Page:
missing cover art
DescriptionYou control a battle tank (the Rotor) which hovers in a 2D-labyrinth. Gravity pulls heavily on the Rotor, making it fall towards the ground. As any contact with walls or enemies is deadly, your main task is to avoid that. You may rotate your tank freely and accelerate via an afterburner, thus manoeuvring through the corridors -- imagine a mix of Asteroids and Lunar Lander to get an idea of the physics.
Scattered throughout the 18 different fortresses are boxes. Shoot these open to find either a) Fuel: this will replenish your supply, which is drained by shooting and accelerating. b) Sun crystals: Collect all to finish the mission. c) Bombs. They will explode in 30 to 60 seconds, destroying your ship. You can avoid that by leaving the screen quickly, or by picking the bomb up; this earns you major credits, but your ship drops much faster due to increased weight. d) Pearls. Collecting these advance the upgrade counter by one to three steps; you may activate the current upgrade at any time, which will improve your rotation speed, engine strength, weapon, shield etc. Boxes are emptied by carefully flying very, very close to them and activating a tractor field.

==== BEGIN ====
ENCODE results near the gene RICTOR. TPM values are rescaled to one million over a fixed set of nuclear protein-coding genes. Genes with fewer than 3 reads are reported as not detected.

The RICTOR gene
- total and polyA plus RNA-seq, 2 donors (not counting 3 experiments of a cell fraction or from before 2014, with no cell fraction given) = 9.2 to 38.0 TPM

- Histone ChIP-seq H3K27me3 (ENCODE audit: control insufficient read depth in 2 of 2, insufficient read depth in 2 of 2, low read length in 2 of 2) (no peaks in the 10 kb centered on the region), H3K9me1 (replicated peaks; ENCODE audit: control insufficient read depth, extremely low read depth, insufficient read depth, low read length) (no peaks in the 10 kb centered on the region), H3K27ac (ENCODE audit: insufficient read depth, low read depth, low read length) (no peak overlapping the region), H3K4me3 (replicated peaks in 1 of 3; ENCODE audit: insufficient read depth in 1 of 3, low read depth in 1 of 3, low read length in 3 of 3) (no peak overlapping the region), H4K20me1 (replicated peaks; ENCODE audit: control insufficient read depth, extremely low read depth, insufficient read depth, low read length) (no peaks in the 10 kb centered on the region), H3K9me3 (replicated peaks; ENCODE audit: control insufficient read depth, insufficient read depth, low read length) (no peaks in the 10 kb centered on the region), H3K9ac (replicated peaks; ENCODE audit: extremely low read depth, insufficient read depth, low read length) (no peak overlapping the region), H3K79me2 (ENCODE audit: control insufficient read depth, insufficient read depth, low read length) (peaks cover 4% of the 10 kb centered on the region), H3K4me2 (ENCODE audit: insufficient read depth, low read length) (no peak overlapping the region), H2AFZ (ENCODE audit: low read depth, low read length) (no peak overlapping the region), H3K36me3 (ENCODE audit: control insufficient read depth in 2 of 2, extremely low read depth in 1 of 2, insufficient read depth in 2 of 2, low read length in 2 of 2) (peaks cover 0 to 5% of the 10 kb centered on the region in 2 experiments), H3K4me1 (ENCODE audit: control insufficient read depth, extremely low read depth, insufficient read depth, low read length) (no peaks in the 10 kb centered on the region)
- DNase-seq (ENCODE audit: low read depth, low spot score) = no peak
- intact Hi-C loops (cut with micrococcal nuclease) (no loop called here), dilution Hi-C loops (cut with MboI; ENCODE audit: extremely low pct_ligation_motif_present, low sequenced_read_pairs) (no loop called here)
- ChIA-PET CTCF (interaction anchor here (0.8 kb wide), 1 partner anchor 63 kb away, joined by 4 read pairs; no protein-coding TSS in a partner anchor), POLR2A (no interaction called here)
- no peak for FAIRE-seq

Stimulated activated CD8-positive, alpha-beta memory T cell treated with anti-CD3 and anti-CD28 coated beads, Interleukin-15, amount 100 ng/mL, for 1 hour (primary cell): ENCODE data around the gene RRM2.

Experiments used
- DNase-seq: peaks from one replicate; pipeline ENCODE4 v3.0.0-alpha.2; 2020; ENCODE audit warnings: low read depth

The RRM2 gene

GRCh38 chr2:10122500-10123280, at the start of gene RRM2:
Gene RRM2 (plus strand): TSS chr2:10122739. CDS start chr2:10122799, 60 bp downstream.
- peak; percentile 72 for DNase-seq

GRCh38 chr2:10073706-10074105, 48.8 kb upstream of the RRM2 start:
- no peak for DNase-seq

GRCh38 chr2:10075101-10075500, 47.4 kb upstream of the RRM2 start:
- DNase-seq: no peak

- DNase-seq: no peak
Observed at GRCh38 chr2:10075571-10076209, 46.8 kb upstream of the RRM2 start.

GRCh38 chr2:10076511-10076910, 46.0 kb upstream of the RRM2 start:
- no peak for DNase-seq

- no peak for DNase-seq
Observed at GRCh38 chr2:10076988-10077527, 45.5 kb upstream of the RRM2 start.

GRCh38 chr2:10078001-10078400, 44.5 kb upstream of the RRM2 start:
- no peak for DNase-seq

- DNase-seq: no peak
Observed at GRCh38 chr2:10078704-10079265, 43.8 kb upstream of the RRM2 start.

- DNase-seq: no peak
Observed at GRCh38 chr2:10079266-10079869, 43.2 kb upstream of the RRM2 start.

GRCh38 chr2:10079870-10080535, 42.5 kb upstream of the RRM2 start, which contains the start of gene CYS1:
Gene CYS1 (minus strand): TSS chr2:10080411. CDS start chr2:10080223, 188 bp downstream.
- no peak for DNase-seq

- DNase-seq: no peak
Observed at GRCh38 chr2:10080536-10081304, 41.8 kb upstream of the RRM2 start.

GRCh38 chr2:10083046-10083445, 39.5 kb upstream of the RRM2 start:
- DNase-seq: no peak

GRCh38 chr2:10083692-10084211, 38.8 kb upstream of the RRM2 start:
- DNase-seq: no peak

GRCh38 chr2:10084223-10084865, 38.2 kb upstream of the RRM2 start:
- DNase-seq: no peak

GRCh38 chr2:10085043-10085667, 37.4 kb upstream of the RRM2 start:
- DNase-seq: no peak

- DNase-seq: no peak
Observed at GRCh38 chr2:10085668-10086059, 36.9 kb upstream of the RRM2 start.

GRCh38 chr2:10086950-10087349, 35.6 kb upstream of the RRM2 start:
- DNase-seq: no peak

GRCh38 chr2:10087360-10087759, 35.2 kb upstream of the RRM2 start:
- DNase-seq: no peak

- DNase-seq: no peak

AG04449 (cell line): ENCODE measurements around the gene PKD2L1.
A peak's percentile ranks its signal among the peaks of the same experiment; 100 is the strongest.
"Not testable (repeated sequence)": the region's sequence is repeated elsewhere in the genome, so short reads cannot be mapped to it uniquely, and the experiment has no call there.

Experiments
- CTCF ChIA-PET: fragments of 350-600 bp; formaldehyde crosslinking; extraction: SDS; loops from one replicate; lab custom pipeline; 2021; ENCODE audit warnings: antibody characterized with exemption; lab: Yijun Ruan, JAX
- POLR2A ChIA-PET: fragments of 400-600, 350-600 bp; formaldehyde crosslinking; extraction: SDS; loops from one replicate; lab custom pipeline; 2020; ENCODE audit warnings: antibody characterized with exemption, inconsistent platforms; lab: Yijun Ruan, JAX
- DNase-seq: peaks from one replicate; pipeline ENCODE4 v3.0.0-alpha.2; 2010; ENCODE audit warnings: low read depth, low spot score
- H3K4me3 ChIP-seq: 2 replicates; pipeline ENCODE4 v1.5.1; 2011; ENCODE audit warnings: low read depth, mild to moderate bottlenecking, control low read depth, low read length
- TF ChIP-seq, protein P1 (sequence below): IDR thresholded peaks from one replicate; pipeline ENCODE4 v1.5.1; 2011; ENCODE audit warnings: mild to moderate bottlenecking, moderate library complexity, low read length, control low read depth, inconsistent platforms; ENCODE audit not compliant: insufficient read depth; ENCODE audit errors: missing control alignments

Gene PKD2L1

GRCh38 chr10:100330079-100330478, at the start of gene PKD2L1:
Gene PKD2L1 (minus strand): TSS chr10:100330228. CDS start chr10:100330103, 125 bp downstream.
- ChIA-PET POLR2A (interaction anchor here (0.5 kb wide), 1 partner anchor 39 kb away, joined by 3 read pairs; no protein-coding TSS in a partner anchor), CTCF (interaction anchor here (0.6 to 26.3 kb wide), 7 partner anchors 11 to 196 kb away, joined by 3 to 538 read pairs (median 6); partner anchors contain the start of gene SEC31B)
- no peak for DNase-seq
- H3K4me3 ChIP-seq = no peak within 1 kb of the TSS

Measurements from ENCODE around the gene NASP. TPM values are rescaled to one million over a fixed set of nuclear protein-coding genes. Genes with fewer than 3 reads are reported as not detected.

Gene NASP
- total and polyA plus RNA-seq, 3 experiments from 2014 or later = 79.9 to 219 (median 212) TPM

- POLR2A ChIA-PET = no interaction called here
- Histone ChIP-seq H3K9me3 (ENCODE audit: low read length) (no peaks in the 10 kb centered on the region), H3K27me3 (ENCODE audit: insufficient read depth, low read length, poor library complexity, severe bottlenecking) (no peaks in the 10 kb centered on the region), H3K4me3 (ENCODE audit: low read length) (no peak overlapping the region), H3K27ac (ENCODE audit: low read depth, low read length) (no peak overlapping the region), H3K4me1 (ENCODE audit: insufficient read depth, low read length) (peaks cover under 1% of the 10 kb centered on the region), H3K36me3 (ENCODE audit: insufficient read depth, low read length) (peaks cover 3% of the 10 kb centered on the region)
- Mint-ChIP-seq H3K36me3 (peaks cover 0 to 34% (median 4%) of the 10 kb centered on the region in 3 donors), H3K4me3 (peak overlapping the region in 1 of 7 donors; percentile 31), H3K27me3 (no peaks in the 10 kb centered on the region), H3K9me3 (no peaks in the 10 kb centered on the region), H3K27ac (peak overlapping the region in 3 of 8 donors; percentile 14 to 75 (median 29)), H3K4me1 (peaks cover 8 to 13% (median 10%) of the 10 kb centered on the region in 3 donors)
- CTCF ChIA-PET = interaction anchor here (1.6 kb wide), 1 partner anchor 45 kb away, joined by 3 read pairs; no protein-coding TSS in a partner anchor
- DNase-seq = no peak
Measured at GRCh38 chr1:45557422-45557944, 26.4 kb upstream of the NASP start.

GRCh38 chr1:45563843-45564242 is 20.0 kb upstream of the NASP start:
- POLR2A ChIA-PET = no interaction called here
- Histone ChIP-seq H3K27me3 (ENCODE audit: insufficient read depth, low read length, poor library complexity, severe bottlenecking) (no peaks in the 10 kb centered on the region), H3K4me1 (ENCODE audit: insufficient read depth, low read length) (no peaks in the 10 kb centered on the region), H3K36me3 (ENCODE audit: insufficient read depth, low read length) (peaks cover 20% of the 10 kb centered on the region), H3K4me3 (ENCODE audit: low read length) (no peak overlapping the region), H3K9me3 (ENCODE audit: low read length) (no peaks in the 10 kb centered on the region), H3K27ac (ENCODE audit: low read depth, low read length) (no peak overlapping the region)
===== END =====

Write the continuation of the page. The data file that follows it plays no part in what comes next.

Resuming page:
As if gravity and accurate flying wasn't challenging enough, the game also confronts you with various enemies. All of these are immobile and fire in a straight line; the sheer mass of them makes avoiding the bullets a difficult task nevertheless. Apart from turrets, there are attractors and repulsors who'll smash you into walls, and force fields that need to be deactivated by finding and shooting a switch.
The tricky labyrinths together with the short supply of fuel, weight constraints and clever upgrade system make Rotor more a game of tactics and accuracy than arcade action. Wild shooting and careless flying will deplete your fuel in no time; you'll have to progress carefully to discern traps in time.
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There are 16 other screenshots on file for other versions of this game.
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TriviaThe PC version of Rotor (possibly other versions as well) has one major flaw: the scrolling is a catastrophe. The screen doesn't scroll horizontally, but is jerkily redrawn in huge intervals.
Although the PC version was officially published in 1990, a CDROM version was published in 1992, although with some file dates as far back as 1987. The CDROM version also contains Time Bandit, Airball, and "High Resolution Space Photos!" ;-)
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